The Byzantine style dates back to the IVth-Vth century period. It develops in three stages during the IVth-VIth, VIth-XIIth and XIIth-XVth centuries.
In the first period, most churches had a basilicas-type base (taken from the old roman basilica), with 3, 4 or 5 naves. As an exception, the San Vitale church of Ravenna had an octagon-inside-a-square base. The most famous characteristic of this style is the type of decorations chosen for the interior: mosaics and icons (High Sofia of Constantinopoles and San Vitale of Ravenna are world famous for their mosaics).
Through its size and space-effect of the interior, High Sofia is a representation of the infinity of the universe that makes us meditate at our size compared to that of the cosmos.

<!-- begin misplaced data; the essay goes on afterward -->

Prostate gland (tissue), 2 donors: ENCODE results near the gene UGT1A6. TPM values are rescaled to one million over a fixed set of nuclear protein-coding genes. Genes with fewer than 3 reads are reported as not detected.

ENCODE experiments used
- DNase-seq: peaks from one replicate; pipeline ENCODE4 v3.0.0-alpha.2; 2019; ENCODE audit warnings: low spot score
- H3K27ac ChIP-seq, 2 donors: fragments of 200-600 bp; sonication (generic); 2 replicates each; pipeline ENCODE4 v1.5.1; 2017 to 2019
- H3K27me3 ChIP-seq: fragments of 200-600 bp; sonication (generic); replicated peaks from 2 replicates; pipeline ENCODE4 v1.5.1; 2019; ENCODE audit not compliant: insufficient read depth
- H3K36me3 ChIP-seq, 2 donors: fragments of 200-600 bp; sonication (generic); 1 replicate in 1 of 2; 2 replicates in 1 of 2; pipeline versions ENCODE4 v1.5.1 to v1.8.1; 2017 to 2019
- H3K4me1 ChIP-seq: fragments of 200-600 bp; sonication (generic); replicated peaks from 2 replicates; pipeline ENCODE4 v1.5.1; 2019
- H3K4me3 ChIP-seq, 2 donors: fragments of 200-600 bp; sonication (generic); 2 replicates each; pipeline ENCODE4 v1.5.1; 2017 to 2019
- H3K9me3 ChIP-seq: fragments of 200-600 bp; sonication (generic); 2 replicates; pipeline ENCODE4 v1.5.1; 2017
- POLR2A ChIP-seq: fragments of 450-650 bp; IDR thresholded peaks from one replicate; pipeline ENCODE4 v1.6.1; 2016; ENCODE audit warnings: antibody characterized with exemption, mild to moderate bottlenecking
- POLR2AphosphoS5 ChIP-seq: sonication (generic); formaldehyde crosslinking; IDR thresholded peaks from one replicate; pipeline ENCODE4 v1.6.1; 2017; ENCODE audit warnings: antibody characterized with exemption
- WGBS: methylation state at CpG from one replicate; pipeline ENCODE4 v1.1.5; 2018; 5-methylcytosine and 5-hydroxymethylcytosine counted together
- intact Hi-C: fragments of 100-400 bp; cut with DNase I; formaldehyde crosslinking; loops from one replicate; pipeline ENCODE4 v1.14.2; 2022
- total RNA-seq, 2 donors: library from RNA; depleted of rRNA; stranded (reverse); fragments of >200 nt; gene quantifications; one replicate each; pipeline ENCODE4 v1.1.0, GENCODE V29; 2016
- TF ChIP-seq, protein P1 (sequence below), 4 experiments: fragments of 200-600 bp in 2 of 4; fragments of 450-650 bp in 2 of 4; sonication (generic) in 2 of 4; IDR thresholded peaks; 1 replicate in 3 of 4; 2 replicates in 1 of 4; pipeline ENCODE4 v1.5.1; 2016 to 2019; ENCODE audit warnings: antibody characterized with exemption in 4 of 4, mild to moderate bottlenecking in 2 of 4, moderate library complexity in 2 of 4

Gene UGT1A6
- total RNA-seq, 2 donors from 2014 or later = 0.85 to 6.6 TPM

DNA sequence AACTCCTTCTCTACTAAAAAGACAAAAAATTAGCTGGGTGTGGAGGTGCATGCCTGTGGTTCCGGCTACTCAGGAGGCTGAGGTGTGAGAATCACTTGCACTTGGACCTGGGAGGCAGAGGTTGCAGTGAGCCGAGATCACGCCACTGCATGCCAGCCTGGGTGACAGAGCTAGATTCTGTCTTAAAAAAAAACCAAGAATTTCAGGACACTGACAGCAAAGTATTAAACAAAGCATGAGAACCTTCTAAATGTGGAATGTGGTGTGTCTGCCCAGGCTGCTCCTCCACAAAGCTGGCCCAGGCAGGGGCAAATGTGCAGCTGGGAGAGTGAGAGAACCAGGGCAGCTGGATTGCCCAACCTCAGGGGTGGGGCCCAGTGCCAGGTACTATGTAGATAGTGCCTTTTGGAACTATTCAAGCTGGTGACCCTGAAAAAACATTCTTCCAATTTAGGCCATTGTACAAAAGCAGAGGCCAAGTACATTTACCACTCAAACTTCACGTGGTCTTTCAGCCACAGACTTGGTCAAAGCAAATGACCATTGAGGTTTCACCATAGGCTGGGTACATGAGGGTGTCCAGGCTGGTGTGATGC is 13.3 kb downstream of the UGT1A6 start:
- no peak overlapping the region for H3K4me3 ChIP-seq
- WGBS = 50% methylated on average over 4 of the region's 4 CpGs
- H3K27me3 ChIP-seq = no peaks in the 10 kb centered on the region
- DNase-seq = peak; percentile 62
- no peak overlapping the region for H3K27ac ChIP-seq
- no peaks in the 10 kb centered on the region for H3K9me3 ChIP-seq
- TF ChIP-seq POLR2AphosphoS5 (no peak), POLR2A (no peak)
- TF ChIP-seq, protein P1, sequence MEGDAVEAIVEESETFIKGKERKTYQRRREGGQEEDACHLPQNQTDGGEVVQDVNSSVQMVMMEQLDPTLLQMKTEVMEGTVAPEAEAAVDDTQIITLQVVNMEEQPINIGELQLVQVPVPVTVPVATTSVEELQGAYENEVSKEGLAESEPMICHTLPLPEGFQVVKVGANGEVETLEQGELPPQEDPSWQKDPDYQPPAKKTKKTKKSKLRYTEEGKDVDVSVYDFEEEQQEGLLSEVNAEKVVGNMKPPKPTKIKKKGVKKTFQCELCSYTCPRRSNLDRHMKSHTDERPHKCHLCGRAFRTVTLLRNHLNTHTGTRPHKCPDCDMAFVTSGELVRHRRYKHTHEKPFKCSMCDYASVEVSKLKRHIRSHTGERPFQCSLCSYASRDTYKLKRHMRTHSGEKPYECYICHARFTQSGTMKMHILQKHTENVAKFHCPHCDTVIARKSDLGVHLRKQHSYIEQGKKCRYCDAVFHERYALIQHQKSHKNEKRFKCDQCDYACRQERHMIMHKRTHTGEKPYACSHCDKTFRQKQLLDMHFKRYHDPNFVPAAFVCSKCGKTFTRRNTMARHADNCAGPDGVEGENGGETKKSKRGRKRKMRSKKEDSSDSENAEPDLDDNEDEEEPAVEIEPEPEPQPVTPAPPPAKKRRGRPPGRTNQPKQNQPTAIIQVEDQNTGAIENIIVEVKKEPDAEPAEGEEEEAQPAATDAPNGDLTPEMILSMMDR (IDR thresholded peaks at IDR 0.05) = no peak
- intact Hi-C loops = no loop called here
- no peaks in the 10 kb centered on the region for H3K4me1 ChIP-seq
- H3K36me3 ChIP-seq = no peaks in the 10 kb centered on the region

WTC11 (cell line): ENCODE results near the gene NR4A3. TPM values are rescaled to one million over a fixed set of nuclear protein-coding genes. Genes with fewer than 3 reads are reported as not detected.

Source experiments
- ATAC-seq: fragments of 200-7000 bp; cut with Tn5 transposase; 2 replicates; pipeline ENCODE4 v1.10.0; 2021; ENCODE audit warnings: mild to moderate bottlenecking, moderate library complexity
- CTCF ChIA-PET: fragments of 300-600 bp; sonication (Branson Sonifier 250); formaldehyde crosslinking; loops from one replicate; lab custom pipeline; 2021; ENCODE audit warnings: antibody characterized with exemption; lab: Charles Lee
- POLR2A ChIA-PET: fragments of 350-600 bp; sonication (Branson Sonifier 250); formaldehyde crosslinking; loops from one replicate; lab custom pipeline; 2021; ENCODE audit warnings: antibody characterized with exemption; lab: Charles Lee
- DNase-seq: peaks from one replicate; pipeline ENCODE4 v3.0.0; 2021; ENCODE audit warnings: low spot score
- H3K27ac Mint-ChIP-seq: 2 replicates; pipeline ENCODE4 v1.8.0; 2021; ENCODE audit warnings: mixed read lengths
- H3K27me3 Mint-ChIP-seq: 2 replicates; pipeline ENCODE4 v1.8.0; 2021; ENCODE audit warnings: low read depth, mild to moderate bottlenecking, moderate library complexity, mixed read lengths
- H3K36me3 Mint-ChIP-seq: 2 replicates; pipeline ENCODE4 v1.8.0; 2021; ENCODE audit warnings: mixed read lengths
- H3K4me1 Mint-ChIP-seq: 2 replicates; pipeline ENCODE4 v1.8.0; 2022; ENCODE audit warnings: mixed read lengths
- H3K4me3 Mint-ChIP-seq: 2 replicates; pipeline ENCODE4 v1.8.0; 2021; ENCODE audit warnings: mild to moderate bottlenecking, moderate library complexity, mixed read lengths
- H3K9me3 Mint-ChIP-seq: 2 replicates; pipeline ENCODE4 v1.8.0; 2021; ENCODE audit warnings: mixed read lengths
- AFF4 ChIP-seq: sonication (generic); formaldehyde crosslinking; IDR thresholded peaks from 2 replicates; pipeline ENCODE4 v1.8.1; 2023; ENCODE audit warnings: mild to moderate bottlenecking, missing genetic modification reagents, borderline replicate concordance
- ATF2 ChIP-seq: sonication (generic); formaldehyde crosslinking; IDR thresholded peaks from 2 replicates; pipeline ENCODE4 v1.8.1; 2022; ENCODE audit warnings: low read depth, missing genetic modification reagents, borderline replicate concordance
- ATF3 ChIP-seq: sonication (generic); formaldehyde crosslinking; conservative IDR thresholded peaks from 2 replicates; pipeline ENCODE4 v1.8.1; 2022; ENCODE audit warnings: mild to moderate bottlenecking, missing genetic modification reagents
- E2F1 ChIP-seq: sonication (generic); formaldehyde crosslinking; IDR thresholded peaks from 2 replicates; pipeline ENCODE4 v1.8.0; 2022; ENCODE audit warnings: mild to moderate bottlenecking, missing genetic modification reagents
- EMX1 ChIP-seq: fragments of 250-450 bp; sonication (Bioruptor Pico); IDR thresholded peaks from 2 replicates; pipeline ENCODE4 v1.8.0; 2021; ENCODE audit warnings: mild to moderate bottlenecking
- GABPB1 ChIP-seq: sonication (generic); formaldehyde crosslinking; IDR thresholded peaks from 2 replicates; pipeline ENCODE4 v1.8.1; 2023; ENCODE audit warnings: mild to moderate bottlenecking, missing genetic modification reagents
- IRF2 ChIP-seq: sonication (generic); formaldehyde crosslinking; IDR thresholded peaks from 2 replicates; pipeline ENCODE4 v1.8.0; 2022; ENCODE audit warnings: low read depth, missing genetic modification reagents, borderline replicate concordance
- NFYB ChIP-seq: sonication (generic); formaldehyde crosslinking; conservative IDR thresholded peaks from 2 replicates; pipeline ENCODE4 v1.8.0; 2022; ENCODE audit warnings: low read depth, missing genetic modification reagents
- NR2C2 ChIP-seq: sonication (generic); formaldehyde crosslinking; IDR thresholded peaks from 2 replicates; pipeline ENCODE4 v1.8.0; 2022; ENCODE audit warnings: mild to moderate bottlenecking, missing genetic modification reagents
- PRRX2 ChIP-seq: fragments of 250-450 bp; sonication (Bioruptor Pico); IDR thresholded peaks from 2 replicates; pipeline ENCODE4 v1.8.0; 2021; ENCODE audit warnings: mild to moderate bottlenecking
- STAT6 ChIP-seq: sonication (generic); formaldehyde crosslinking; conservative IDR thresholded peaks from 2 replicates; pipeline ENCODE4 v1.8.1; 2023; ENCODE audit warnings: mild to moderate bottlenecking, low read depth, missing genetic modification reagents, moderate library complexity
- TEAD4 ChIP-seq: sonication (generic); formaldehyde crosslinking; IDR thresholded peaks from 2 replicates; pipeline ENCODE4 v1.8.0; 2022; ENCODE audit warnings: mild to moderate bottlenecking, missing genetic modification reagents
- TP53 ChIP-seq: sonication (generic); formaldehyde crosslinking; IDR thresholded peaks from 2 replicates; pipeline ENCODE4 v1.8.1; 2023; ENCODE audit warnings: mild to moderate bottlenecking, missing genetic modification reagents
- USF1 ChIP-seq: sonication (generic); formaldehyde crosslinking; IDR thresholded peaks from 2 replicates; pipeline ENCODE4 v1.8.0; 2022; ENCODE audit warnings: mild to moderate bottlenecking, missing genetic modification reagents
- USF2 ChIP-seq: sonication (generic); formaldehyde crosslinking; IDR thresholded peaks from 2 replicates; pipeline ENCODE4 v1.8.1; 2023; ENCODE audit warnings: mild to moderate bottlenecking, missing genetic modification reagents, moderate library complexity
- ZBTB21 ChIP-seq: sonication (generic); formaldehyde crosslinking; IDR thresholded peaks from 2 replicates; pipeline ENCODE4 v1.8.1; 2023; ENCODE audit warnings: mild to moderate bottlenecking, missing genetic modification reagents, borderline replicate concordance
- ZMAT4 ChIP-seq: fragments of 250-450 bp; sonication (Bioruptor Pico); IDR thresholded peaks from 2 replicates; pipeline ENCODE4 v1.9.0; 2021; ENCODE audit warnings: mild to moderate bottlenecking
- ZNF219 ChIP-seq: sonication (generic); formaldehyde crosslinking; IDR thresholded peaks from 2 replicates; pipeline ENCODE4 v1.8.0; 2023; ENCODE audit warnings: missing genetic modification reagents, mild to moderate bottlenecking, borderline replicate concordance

In the same century churches with a Greek-cross ( St. John church of Efes) and octagon-inside-a-square like base begin to be built.
In the IXth century the Greek-cross imposes itself, the cupola is sustained directly by the walls (pylons are no longer used) and external decorations begin to appear: blind arcades, coloured bricks and in the Xvth century, sculptures and wall-paintings.
The third period of the Byzantine style begins in the Xvth century, with the Comneni dynasty. The most important monuments of the period are the Pantokraton church, burial place for ten generations of emperors from the Comneni and Paleologi dynasties, and Chora (today Kahrie Djami), the most elegant Byzantine church after High Sofia.